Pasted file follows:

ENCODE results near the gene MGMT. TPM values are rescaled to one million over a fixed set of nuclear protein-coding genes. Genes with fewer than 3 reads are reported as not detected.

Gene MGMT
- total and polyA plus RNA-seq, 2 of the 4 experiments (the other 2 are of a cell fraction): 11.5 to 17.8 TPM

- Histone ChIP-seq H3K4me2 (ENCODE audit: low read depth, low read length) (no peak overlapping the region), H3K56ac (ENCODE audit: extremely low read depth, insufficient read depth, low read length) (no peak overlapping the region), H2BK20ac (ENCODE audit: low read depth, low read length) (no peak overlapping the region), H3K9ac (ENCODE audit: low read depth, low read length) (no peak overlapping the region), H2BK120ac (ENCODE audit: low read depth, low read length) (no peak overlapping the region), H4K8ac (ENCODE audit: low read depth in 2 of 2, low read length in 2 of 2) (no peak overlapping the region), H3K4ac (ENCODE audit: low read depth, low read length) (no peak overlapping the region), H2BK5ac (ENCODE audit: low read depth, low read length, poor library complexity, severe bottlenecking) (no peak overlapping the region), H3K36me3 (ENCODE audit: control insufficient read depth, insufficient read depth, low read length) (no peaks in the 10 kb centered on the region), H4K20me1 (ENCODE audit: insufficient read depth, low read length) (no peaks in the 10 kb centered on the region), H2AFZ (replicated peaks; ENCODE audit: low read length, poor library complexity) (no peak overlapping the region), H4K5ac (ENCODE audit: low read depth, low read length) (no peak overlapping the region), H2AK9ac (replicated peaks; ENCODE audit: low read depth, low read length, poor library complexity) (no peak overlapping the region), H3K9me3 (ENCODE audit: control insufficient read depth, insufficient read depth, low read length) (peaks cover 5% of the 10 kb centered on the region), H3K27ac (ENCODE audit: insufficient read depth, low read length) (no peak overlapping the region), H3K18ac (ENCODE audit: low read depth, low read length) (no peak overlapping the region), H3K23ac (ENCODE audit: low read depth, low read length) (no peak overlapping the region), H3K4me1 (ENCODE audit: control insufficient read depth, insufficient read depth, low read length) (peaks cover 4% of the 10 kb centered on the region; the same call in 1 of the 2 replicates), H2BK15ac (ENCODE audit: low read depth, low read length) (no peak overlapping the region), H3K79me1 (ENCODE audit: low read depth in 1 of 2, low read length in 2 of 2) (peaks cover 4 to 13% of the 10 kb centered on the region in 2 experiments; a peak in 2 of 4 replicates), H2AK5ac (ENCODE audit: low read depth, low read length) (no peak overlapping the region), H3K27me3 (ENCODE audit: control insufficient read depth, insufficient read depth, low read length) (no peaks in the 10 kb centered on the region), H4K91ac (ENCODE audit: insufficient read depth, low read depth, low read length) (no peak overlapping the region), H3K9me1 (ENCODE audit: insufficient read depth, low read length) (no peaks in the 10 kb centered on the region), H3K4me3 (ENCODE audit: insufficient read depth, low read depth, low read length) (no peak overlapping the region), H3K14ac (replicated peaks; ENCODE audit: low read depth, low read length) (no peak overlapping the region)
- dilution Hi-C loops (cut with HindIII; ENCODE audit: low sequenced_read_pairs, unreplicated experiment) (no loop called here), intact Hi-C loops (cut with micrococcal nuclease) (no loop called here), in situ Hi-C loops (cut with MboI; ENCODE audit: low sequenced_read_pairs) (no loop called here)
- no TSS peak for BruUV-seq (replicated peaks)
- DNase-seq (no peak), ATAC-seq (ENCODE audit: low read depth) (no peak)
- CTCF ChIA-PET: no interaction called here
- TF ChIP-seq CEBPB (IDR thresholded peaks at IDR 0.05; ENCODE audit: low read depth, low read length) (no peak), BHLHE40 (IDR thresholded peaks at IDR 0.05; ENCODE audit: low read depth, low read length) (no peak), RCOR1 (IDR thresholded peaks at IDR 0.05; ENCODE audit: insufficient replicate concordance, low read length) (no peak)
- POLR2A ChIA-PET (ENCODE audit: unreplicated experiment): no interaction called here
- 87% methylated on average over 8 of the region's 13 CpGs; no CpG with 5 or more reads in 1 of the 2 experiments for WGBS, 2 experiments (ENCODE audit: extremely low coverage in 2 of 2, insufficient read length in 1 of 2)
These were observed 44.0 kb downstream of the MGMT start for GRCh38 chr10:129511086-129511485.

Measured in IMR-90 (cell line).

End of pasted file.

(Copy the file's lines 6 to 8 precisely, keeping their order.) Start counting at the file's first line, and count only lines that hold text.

- no TSS peak for BruUV-seq (replicated peaks)
- DNase-seq (no peak), ATAC-seq (ENCODE audit: low read depth) (no peak)
- CTCF ChIA-PET: no interaction called here